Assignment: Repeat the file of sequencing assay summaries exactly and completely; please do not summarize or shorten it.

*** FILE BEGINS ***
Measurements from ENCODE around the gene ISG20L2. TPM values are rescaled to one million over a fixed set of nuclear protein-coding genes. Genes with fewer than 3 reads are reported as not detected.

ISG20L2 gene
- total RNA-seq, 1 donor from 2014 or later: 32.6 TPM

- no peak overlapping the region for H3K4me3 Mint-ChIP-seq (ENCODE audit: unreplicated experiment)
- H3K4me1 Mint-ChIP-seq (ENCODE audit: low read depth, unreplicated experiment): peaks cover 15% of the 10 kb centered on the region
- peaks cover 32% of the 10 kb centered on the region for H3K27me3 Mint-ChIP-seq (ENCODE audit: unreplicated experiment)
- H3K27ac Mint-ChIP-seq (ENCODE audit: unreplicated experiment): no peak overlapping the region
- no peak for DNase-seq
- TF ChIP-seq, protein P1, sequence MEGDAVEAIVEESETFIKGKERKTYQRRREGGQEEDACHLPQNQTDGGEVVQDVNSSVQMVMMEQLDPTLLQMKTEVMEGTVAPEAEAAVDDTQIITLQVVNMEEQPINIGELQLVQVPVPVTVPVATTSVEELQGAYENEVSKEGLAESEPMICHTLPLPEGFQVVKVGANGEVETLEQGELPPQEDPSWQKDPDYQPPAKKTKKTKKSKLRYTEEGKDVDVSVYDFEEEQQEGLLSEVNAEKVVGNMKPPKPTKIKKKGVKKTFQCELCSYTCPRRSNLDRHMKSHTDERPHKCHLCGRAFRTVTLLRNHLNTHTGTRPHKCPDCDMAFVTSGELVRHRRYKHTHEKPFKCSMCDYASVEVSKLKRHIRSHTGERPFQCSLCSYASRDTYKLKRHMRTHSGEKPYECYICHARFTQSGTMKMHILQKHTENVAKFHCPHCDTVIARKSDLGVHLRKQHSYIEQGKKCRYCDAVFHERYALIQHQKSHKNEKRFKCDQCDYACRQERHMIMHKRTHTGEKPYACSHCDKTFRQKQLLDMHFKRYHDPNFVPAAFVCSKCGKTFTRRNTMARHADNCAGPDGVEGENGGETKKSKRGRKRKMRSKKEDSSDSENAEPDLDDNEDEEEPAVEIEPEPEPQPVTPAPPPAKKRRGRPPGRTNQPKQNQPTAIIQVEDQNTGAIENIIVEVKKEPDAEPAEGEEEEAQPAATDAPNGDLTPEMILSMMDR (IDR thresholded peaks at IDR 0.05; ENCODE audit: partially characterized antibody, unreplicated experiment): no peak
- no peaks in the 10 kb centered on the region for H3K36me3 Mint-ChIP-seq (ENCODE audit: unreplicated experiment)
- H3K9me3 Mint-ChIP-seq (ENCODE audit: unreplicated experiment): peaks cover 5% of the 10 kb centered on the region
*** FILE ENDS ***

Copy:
Measurements from ENCODE around the gene ISG20L2. TPM values are rescaled to one million over a fixed set of nuclear protein-coding genes. Genes with fewer than 3 reads are reported as not detected.

ISG20L2 gene
- total RNA-seq, 1 donor from 2014 or later: 32.6 TPM

- no peak overlapping the region for H3K4me3 Mint-ChIP-seq (ENCODE audit: unreplicated experiment)
- H3K4me1 Mint-ChIP-seq (ENCODE audit: low read depth, unreplicated experiment): peaks cover 15% of the 10 kb centered on the region
- peaks cover 32% of the 10 kb centered on the region for H3K27me3 Mint-ChIP-seq (ENCODE audit: unreplicated experiment)
- H3K27ac Mint-ChIP-seq (ENCODE audit: unreplicated experiment): no peak overlapping the region
- no peak for DNase-seq
- TF ChIP-seq, protein P1, sequence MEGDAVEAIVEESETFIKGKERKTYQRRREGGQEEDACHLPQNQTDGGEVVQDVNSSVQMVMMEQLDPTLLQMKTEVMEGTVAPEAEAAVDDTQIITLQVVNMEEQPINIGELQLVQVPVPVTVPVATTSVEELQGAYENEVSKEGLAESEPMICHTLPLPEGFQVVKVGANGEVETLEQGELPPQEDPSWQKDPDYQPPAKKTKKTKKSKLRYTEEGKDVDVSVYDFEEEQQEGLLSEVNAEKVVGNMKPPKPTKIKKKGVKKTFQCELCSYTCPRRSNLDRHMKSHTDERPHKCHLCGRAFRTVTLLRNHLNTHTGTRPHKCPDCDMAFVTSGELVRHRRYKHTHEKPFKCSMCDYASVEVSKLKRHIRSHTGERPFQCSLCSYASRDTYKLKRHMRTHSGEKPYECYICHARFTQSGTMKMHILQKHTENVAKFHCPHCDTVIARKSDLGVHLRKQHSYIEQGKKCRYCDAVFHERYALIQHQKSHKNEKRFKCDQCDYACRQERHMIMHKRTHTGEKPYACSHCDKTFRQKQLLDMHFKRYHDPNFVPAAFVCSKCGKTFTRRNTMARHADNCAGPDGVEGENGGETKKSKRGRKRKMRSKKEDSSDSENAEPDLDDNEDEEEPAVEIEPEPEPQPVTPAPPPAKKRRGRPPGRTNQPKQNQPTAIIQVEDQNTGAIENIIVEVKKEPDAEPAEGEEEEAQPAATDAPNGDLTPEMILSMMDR (IDR thresholded peaks at IDR 0.05; ENCODE audit: partially characterized antibody, unreplicated experiment): no peak
- no peaks in the 10 kb centered on the region for H3K36me3 Mint-ChIP-seq (ENCODE audit: unreplicated experiment)
- H3K9me3 Mint-ChIP-seq (ENCODE audit: unreplicated experiment): peaks cover 5% of the 10 kb centered on the region